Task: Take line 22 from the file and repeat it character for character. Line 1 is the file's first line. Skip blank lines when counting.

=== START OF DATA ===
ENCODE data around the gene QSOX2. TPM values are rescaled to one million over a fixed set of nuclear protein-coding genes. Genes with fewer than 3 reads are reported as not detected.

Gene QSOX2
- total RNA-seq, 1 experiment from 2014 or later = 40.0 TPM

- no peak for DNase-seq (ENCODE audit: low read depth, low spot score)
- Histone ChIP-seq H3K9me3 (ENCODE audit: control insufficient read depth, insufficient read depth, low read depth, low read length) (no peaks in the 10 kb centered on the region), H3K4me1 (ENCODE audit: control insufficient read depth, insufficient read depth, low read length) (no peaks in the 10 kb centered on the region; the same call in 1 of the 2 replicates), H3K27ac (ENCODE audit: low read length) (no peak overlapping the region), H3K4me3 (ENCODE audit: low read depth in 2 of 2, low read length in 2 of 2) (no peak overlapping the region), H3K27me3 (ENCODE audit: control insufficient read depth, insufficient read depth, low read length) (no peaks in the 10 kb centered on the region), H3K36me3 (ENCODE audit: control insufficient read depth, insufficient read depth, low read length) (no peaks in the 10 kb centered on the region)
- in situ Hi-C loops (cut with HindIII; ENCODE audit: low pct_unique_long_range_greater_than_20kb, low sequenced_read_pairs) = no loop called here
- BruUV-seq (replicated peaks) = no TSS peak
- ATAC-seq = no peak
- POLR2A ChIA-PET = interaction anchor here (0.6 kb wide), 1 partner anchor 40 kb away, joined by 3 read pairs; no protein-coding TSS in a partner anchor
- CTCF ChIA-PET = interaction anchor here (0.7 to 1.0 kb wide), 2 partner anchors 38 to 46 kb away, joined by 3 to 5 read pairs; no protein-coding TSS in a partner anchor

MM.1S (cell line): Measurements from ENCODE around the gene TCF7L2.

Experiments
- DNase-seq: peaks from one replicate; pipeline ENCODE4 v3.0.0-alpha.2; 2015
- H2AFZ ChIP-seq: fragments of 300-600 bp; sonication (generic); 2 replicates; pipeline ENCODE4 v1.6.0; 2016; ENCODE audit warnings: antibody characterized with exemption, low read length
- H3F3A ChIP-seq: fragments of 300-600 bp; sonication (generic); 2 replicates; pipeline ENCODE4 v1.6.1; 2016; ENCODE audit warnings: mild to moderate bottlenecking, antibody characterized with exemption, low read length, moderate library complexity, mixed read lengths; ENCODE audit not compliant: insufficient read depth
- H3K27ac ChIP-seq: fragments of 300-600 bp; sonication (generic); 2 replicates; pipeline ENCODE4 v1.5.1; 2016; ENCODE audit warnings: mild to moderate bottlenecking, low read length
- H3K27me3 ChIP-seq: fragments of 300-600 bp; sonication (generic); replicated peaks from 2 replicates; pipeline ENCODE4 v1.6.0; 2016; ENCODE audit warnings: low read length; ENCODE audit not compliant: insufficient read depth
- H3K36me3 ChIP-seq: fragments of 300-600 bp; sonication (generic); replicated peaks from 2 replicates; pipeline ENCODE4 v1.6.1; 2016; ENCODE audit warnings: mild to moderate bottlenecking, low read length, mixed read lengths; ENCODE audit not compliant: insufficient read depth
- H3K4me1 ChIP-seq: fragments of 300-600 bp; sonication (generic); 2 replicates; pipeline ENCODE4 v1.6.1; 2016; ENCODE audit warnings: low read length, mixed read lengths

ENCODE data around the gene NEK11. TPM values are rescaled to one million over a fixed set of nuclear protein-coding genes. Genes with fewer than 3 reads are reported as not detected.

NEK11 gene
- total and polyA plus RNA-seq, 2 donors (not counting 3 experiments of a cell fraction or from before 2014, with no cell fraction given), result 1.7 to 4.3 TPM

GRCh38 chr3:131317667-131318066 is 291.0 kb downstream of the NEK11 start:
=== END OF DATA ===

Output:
- total and polyA plus RNA-seq, 2 donors (not counting 3 experiments of a cell fraction or from before 2014, with no cell fraction given), result 1.7 to 4.3 TPM